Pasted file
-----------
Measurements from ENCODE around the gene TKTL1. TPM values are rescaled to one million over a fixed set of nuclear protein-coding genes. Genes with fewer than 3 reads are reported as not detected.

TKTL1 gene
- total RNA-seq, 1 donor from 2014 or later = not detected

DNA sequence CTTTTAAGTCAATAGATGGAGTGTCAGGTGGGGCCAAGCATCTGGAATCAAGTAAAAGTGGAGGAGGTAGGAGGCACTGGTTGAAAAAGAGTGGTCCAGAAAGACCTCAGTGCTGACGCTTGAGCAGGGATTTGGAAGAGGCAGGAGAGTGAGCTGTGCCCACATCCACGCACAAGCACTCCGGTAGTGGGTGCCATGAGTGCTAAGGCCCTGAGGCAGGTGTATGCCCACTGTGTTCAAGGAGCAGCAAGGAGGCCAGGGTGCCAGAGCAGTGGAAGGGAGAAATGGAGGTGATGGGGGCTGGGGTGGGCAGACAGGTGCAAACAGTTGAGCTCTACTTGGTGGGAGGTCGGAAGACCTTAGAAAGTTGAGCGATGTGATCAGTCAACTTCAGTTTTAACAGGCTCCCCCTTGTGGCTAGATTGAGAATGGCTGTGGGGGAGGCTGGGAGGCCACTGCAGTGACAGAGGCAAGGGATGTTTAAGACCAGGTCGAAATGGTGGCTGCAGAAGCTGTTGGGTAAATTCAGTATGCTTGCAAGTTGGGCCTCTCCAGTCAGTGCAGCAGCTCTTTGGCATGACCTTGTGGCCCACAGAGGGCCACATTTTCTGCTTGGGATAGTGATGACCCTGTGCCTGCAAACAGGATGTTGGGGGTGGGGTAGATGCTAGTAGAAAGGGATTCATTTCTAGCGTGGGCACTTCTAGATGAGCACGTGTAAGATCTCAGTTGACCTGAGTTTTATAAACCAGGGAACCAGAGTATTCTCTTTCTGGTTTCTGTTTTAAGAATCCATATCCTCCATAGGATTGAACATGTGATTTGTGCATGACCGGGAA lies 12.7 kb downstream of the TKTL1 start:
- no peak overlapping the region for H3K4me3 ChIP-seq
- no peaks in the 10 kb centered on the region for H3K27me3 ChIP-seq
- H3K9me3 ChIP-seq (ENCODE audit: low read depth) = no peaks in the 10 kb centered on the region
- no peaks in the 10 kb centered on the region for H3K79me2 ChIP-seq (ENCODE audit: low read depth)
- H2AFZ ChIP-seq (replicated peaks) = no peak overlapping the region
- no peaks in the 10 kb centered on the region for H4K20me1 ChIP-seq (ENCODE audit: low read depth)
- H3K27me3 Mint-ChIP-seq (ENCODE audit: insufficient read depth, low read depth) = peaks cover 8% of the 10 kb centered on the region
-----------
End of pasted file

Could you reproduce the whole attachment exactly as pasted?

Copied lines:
Measurements from ENCODE around the gene TKTL1. TPM values are rescaled to one million over a fixed set of nuclear protein-coding genes. Genes with fewer than 3 reads are reported as not detected.

TKTL1 gene
- total RNA-seq, 1 donor from 2014 or later = not detected

DNA sequence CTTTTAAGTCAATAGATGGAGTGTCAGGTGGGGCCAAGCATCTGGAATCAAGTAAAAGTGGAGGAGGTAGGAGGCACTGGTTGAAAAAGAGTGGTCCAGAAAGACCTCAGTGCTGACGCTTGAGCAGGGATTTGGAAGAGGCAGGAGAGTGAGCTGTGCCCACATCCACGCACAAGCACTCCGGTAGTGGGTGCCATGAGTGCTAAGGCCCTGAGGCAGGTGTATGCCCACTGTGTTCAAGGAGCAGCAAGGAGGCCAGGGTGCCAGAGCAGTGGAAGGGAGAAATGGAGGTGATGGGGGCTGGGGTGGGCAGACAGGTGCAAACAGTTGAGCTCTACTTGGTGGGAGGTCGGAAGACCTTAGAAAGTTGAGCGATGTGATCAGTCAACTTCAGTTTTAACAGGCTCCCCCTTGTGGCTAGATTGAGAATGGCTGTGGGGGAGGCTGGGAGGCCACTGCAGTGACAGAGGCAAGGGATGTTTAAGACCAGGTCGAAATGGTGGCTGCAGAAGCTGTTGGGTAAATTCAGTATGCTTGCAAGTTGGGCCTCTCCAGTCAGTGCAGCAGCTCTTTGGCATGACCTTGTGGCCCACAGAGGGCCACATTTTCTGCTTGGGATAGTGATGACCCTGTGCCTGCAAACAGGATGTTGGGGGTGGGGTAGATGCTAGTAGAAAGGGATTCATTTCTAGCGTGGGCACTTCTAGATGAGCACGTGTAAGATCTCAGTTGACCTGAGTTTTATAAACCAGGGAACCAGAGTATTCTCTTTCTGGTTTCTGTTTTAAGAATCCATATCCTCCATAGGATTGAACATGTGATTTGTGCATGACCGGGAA lies 12.7 kb downstream of the TKTL1 start:
- no peak overlapping the region for H3K4me3 ChIP-seq
- no peaks in the 10 kb centered on the region for H3K27me3 ChIP-seq
- H3K9me3 ChIP-seq (ENCODE audit: low read depth) = no peaks in the 10 kb centered on the region
- no peaks in the 10 kb centered on the region for H3K79me2 ChIP-seq (ENCODE audit: low read depth)
- H2AFZ ChIP-seq (replicated peaks) = no peak overlapping the region
- no peaks in the 10 kb centered on the region for H4K20me1 ChIP-seq (ENCODE audit: low read depth)
- H3K27me3 Mint-ChIP-seq (ENCODE audit: insufficient read depth, low read depth) = peaks cover 8% of the 10 kb centered on the region